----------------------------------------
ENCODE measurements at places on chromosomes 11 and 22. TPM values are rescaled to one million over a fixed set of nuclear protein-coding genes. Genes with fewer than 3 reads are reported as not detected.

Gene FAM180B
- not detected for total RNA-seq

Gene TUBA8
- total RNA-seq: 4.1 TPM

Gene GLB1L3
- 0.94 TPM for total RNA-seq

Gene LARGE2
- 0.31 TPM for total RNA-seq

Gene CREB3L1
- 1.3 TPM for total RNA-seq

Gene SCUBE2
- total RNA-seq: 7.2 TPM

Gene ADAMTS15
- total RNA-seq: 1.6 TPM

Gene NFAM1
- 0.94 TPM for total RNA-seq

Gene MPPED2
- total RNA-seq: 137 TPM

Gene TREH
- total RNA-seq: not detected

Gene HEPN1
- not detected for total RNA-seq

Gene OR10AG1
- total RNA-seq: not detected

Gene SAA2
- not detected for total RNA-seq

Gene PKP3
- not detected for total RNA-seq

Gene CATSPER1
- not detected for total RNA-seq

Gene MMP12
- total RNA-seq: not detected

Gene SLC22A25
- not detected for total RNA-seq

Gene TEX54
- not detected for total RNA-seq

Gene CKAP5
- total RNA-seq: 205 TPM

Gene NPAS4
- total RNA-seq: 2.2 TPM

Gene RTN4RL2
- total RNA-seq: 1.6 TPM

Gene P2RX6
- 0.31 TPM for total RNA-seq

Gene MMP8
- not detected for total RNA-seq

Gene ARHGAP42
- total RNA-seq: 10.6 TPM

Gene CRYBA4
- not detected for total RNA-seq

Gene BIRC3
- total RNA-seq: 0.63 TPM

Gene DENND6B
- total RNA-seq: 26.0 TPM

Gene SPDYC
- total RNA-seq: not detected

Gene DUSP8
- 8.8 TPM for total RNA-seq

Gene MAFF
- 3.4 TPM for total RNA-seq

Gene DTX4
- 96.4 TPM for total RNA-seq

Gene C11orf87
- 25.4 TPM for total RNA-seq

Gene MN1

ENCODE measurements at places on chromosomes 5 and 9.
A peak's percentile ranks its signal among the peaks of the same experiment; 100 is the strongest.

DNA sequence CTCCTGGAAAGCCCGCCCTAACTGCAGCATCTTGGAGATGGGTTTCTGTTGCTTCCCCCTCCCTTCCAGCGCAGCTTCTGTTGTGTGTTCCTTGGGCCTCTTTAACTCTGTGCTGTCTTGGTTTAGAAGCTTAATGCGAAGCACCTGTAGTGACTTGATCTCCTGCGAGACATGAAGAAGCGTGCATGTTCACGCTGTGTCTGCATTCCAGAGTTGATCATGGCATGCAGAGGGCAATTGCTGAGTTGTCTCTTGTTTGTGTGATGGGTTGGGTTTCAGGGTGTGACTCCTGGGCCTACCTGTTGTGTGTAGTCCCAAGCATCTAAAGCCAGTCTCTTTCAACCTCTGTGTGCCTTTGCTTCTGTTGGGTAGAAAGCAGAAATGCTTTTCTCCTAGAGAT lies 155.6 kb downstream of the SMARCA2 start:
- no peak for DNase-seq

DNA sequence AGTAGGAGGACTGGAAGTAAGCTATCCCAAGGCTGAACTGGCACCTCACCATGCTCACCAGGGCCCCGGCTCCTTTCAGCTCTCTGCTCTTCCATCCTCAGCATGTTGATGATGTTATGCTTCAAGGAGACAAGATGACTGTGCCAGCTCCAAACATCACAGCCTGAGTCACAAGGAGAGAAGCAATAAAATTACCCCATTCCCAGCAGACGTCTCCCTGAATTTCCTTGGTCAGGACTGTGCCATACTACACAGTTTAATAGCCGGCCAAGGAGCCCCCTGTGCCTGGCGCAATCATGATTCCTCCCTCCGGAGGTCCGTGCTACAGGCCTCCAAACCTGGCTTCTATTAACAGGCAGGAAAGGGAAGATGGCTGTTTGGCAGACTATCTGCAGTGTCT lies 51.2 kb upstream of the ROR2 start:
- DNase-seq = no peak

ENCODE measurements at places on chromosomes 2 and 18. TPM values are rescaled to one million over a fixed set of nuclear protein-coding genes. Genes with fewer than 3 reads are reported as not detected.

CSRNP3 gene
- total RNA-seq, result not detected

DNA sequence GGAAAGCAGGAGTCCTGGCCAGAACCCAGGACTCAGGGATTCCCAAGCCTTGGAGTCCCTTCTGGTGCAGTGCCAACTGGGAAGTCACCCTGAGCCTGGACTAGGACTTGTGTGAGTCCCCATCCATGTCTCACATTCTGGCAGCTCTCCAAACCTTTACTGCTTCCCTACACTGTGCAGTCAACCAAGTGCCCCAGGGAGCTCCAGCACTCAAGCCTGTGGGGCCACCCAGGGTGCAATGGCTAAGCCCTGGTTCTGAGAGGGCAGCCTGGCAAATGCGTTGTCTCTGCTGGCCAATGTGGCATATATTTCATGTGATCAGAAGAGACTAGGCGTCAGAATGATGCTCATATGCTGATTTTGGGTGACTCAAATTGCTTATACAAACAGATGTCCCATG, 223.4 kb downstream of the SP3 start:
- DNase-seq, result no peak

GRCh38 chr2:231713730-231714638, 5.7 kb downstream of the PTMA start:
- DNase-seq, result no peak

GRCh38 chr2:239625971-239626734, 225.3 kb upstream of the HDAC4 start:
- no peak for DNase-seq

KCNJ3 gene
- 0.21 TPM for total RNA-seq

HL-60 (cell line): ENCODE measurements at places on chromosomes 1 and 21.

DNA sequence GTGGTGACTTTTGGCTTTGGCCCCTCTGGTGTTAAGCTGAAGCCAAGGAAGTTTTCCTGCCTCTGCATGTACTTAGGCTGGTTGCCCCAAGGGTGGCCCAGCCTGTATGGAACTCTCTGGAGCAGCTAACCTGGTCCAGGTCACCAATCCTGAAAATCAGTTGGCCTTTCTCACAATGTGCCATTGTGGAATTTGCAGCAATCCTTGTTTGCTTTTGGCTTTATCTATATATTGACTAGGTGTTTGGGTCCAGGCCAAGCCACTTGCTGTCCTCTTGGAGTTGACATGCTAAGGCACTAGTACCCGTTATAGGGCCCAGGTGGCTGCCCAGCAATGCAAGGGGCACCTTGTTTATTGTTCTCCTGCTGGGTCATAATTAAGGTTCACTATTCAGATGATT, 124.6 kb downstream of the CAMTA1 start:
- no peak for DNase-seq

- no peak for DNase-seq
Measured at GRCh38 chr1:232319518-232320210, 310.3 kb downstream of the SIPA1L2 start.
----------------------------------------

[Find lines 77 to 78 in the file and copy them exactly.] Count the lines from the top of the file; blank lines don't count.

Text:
- DNase-seq, result no peak

GRCh38 chr2:231713730-231714638, 5.7 kb downstream of the PTMA start: